Bible Commentaries
Mark 6

Whedon's Commentary on the BibleWhedon's Commentary

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Verses 1-6


(See notes on Matthew 13:54-58.)

Verses 7-13

§§ 57, SENDING OUT HIS APOSTLES, Mark 6:7-13 .

(Compare notes on Matthew 10:0.)

Verse 8

8. A staff only The caution in Matthew against two staves, is part of the prohibition against extra provision. Some have ridiculed this mode of reconciliation, as if contradictions in Scripture might be allowed in such minutiae. They might as well say that it was ridiculous for our Lord to allow one coat and forbid two.

Verse 9

9. Be shod with sandals They were to take no shoes, as being a special and more costly provision, but wear their ordinary sandals.

Verse 10

10. There abide As Luke more fully expresses it: “Go not from house to house.” On this Dr. Thomson remarks:

“The reason is very obvious to one acquainted with Oriental customs. When a stranger arrives in a village or an encampment, the neighbours, one after another, must invite him to eat with them. There is a strict etiquette about it, involving much ostentation and hypocrisy, and a failure in the due observance of this system of hospitality is violently resented, and often leads to alienations and feuds among neighbours. It also consumes much time, causes unusual distraction of mind, leads to levity, and every way counteracts the success of a spiritual mission.”

Verse 13

13. Anointed with oil many that were sick See note on Matthew 6:17. Oil bore the same symbolic relation to the restoration of health of body and soul in these miracles that water did to spiritual purification of body and soul in baptism. Hence, in James 5:14, the elders in their miraculous cures were to anoint the sick with prayer. The Jews had the custom of anointing the sick with incantations.

Verse 14

14. King Herod Mark calls Herod king here in compliance with popular custom; yet his true title of tetrarch is more accurately given by Matthew and Luke.

Verses 14-16


(See notes on Matthew 14:1-2.)

Verses 21-29

§ 60. DEATH OF JOHN THE BAPTIST, Mark 6:21-29 .

(See notes on Matthew 14:6-12.)

Verses 30-31

§ 62. THE TWELVE RETURN, Mark 6:30 , Mark 6:31 .

(Compare Luke 9:10.)

See note on Matthew 14:13; and the introductory note to Matthew 14:0.

Verses 32-44

§ 63. FIVE THOUSAND FED, Mark 6:32-44 .

(See notes on Matthew 14:13-21)

Verse 33

33. Outwent them That is, the people ran around the northern head of the lake, and outwent Jesus and his disciples so rapidly as to meet him at his landing on the other shore. If Dr. Thomson’s topography be right, it is easy to see how this could be done. The course of the boat of Jesus was very much along the coast, and the people from the cities on the north side could easily meet him by rapid movement at the other shore. If the route was directly across the lake it would have been impossible.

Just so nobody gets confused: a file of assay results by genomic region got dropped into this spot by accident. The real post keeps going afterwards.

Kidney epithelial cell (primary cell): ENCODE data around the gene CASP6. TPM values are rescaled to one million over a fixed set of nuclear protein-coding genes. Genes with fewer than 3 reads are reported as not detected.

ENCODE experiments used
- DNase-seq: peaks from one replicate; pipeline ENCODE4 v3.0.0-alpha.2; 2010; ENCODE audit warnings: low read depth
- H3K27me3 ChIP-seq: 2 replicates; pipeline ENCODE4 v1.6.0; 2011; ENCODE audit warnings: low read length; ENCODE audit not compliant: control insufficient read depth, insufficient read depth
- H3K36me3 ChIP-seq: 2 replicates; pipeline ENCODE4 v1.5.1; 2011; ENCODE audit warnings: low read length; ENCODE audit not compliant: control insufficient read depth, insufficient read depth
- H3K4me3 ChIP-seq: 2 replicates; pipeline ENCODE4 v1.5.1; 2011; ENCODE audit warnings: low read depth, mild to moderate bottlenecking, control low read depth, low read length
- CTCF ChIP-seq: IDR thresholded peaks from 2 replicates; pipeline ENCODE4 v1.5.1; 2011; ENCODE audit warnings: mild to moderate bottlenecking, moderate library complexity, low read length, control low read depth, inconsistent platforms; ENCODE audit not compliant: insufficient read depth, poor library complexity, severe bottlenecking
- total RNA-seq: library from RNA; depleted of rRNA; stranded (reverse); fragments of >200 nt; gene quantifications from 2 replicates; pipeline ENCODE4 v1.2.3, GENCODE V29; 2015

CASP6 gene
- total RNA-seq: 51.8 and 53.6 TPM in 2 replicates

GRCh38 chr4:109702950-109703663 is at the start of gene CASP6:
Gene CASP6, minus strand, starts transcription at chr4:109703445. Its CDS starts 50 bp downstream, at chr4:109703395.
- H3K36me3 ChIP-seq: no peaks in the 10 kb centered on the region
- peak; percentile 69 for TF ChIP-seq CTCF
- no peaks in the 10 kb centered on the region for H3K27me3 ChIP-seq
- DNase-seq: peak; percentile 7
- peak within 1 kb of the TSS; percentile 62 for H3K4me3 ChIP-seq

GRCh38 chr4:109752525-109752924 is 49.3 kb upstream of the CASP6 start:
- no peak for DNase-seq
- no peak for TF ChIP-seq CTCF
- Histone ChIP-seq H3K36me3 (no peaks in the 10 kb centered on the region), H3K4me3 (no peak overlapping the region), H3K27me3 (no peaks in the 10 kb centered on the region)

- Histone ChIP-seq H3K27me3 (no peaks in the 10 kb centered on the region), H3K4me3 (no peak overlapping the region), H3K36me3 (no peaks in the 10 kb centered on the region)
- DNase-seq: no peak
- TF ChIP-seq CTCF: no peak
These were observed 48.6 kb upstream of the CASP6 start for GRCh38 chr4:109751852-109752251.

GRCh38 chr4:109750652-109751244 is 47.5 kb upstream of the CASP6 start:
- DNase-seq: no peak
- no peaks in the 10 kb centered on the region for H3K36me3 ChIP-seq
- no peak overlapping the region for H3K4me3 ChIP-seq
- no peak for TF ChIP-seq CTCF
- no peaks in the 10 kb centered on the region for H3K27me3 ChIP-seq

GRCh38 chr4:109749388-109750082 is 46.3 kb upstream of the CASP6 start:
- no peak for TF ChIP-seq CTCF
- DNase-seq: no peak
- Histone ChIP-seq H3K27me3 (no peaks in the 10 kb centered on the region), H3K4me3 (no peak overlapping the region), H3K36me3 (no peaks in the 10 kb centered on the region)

Verse 41

41. Gave… his disciples to set before them Here, according to the beautiful thought of Stier, we have the image of a true and holy tradition. God gives to his Son, his Son to his apostles, his apostles to the people, the heavenly bread.

Verse 45

45. Unto Bethsaida Bethsaida is situated, according to the latest researches, on the two sides of the Jordan as it falls into the Lake of Gennesaret. The Lord directs them in effect to touch at Bethsaida on their way to Capernaum. From the fact that Bethsaida is spoken of as sometimes being in Galilee and sometimes in Gaulanitis, it has been supposed, upon pure conjecture, that there were two Bethsaidas, as is seen upon our map at the title-page. But it is better to consider the two as being a double Bethsaida on the opposite sides of the Jordan, being counterparts of each other. Thus it appears upon our map at page 62. There would thus be one part in Galilee and one in Gaulanitis. Dr. Thomson thus explains the facts of this eventful night:

“As the evening was coming on, Jesus commanded the disciples to return home to Capernaum, while he sent the people away. They were reluctant to go and leave him alone in that desert place. To quiet their minds, he may have then told them to go on before toward Bethsaida, while he dismissed the crowd, promising to join them in the night, which he intended to do, and actually did, though in a manner very different from what they expected. In this state of anxiety, they endeavoured to keep near the shore between this and Bethsaida. But a violent wind beat off the boat, so that they were not able to make Bethsaida, nor even Capernaum, but were driven past both; and when near the plain of Gennesaret, at the northwest corner of the lake, Jesus came unto them walking upon the sea. All this is topographically natural.”

Mark 6:45-56

§ 64. JESUS WALKS ON THE SEA, Mark 6:45-56 .

(See notes on Matthew 14:22-36.)

Mark omits all mention of Peter’s attempt to walk upon the water.

Verse 52

52. Their heart was hardened A clear passage in which obtuseness or unimpressibility of intellect is called hardness of heart; or at least the dullness of perception is attributed to the moral insensibility.

Bibliographical Information
Whedon, Daniel. "Commentary on Mark 6". "Whedon's Commentary on the Bible". 1874-1909.